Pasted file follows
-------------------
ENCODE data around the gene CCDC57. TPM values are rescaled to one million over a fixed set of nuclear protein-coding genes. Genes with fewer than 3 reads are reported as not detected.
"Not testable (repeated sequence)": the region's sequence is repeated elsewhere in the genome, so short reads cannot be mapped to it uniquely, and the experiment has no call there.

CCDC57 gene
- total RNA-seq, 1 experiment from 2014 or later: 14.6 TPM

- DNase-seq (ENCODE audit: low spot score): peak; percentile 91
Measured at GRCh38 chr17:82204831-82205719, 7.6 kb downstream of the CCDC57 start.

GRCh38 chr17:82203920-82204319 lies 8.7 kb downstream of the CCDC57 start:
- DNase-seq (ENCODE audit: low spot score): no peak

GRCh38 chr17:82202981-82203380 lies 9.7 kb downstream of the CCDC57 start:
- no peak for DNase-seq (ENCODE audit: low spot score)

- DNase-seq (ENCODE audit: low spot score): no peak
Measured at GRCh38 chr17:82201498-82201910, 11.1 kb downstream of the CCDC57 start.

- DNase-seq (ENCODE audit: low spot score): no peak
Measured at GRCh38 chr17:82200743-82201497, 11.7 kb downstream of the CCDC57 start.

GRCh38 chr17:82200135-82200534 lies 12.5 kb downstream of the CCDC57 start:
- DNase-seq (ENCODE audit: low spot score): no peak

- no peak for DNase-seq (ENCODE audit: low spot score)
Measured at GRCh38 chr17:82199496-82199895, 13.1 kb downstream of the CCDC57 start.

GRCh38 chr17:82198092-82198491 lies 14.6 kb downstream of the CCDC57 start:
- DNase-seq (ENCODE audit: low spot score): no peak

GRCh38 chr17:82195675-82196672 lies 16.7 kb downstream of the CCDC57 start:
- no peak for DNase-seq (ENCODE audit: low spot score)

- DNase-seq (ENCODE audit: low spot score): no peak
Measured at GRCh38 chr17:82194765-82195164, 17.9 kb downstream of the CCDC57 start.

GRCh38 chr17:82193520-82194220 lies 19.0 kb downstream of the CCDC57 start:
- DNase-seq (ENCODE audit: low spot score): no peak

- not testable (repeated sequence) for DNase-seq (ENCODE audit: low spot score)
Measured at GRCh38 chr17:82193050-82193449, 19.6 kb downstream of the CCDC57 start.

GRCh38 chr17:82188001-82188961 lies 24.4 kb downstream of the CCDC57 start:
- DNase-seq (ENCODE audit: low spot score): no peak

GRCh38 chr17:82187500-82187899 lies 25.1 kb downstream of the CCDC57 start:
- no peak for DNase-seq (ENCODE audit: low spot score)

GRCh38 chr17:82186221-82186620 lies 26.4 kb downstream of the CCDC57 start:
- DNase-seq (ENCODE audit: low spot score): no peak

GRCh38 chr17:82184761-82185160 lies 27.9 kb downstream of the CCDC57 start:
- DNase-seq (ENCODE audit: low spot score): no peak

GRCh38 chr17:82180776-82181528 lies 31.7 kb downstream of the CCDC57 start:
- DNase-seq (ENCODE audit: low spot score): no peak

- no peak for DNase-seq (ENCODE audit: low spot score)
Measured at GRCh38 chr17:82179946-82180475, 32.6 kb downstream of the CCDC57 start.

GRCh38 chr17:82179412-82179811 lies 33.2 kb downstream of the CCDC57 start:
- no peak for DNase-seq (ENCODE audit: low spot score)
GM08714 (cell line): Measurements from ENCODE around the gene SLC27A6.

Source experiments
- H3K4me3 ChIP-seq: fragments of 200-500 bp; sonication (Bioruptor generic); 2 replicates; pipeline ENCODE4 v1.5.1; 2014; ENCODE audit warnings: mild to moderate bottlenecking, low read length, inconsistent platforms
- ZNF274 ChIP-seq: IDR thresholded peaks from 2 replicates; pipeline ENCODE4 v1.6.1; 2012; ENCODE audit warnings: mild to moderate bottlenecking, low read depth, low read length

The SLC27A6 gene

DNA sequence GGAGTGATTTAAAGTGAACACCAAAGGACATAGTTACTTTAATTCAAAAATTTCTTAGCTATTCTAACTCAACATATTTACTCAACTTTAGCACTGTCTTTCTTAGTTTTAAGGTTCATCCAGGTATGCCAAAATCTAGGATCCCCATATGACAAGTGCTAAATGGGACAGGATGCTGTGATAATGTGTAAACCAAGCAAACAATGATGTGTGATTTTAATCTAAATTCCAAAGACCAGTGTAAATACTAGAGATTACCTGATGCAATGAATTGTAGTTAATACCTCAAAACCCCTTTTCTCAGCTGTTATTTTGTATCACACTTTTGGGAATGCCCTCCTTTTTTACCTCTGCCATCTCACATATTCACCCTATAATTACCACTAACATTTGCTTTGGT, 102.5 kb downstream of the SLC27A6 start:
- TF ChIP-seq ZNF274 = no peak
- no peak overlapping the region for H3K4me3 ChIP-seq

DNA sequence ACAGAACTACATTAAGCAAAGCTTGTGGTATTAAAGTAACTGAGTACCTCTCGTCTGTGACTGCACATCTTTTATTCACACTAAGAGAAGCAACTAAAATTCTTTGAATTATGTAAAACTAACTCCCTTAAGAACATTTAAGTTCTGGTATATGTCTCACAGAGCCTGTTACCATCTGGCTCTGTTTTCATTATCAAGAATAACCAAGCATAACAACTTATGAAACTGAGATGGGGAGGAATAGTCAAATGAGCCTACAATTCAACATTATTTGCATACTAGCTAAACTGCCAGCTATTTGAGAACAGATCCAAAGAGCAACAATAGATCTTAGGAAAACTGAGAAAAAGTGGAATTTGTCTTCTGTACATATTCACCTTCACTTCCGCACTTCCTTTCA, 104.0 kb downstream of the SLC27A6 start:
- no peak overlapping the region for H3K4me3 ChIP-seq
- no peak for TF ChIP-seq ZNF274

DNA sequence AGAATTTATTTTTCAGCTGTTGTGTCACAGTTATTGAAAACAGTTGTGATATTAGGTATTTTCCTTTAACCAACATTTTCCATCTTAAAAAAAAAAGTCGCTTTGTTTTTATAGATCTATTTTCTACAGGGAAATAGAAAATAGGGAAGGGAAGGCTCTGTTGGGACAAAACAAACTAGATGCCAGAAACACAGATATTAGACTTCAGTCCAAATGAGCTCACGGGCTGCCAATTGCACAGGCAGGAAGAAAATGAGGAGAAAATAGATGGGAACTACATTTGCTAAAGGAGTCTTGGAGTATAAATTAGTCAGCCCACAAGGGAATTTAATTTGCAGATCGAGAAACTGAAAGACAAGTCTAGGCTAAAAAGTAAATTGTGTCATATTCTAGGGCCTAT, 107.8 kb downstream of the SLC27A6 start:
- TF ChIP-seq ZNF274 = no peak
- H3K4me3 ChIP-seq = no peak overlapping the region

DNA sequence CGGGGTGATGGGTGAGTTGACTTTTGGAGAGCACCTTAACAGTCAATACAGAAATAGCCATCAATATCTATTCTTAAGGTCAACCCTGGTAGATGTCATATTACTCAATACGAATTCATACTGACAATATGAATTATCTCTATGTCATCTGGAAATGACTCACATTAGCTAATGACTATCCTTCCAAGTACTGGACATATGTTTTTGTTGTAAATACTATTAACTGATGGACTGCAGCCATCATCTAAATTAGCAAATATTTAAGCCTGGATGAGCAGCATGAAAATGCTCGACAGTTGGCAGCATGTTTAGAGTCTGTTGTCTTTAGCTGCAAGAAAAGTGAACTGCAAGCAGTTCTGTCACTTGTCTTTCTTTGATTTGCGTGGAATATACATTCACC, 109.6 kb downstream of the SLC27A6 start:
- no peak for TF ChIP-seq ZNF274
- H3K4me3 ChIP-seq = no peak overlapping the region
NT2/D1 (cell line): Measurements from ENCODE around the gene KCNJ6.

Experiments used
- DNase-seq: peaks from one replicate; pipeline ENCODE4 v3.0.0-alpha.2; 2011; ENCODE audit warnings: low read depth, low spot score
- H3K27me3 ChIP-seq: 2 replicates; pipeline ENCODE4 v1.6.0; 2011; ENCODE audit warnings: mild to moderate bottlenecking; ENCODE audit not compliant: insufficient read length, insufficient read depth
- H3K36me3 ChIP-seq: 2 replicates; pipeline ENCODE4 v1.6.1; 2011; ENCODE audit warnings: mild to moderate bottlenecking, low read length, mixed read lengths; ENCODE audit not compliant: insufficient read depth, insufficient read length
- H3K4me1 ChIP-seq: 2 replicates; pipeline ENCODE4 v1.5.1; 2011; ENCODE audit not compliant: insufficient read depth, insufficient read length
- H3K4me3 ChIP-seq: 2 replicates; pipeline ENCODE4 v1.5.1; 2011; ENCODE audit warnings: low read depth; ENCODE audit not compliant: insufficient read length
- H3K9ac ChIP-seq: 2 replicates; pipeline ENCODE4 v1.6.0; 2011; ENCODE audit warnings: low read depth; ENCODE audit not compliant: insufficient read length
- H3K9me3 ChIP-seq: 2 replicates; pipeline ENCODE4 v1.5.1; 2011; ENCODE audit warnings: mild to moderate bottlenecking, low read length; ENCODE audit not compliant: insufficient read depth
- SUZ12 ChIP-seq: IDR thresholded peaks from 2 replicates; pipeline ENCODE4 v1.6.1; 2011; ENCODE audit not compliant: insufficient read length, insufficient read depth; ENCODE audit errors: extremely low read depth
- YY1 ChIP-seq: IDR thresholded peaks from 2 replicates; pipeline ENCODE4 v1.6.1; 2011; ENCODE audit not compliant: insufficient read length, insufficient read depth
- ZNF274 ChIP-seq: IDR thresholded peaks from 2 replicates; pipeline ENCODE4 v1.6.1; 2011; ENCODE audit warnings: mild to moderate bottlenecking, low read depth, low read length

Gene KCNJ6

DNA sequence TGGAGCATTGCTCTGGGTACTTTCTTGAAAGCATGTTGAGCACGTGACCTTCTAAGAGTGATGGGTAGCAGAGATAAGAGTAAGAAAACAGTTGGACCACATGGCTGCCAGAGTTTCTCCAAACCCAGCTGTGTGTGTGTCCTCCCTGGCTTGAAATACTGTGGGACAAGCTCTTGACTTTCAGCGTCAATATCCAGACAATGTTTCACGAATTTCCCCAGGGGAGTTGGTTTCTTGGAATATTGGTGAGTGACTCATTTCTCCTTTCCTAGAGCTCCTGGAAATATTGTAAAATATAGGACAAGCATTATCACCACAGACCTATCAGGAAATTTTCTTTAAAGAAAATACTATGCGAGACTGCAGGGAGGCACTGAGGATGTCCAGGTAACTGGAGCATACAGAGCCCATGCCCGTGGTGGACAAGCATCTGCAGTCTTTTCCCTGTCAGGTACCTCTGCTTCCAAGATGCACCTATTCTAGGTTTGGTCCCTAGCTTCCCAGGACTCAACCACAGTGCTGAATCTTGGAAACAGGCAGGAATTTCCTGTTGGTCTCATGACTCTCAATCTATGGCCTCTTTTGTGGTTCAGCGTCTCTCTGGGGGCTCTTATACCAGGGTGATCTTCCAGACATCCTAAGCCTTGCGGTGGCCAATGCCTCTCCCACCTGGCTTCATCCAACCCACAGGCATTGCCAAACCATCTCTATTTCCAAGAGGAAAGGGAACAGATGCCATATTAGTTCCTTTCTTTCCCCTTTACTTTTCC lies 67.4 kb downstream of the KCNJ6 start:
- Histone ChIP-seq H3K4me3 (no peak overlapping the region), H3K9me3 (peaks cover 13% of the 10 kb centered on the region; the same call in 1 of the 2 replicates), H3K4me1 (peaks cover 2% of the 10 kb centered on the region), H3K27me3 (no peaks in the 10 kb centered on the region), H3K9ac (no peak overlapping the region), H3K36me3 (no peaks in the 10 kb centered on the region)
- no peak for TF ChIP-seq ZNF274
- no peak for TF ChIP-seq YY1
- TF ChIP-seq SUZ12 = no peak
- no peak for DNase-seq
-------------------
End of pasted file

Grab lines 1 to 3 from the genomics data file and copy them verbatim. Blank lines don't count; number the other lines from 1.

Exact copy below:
ENCODE data around the gene CCDC57. TPM values are rescaled to one million over a fixed set of nuclear protein-coding genes. Genes with fewer than 3 reads are reported as not detected.
"Not testable (repeated sequence)": the region's sequence is repeated elsewhere in the genome, so short reads cannot be mapped to it uniquely, and the experiment has no call there.

CCDC57 gene